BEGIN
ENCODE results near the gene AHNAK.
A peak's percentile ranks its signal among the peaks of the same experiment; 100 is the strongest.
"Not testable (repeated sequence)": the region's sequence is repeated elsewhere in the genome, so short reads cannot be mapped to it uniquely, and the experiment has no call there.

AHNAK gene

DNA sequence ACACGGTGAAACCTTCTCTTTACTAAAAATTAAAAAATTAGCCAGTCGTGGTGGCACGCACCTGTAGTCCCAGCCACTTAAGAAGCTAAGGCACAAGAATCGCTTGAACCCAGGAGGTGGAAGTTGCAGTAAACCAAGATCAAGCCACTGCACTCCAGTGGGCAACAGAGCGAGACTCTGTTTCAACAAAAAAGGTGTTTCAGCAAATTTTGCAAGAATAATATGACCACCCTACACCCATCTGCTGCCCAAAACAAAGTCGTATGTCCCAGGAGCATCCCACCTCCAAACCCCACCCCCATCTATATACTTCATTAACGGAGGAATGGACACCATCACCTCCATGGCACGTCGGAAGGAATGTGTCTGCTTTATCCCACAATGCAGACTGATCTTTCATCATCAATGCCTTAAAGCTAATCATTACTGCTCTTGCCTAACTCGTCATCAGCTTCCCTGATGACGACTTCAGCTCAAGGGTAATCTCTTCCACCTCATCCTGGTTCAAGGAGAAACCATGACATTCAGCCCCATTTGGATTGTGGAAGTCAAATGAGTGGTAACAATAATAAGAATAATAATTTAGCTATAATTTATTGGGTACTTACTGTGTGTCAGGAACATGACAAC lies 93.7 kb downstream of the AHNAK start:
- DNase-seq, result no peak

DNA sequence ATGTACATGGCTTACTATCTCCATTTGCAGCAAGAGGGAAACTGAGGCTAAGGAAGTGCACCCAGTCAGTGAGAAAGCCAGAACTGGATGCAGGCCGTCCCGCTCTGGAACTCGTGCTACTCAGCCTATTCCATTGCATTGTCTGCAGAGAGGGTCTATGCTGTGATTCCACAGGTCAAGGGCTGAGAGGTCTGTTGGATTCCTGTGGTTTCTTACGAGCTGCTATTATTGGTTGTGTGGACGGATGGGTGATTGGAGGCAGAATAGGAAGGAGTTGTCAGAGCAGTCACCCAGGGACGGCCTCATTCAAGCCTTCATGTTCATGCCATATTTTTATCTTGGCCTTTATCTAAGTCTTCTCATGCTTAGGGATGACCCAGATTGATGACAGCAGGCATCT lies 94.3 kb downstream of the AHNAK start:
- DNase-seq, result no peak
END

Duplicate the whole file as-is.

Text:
ENCODE results near the gene AHNAK.
A peak's percentile ranks its signal among the peaks of the same experiment; 100 is the strongest.
"Not testable (repeated sequence)": the region's sequence is repeated elsewhere in the genome, so short reads cannot be mapped to it uniquely, and the experiment has no call there.

AHNAK gene

DNA sequence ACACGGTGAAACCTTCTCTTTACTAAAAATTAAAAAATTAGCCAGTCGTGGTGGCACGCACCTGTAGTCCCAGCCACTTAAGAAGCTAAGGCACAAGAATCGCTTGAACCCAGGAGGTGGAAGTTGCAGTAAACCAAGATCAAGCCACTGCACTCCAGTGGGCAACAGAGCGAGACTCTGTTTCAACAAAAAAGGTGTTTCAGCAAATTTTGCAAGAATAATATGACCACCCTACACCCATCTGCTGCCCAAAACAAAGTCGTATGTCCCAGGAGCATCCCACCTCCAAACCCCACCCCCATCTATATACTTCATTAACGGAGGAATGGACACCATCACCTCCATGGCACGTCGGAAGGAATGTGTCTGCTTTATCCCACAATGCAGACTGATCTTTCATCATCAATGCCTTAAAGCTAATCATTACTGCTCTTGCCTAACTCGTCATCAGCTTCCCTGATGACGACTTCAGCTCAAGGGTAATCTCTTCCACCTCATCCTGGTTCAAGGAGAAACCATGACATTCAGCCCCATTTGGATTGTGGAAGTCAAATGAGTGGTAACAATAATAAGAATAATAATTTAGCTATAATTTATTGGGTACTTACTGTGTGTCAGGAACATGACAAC lies 93.7 kb downstream of the AHNAK start:
- DNase-seq, result no peak

DNA sequence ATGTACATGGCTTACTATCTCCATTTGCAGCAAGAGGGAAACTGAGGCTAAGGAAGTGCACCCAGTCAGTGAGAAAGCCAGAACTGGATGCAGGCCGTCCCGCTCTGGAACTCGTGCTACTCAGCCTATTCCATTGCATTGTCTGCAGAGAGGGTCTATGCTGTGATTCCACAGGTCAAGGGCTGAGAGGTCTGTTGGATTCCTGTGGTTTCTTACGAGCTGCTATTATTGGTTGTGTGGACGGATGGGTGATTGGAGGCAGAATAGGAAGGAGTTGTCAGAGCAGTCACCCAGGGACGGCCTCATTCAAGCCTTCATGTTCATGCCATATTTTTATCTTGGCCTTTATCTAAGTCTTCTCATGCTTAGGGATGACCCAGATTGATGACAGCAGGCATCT lies 94.3 kb downstream of the AHNAK start:
- DNase-seq, result no peak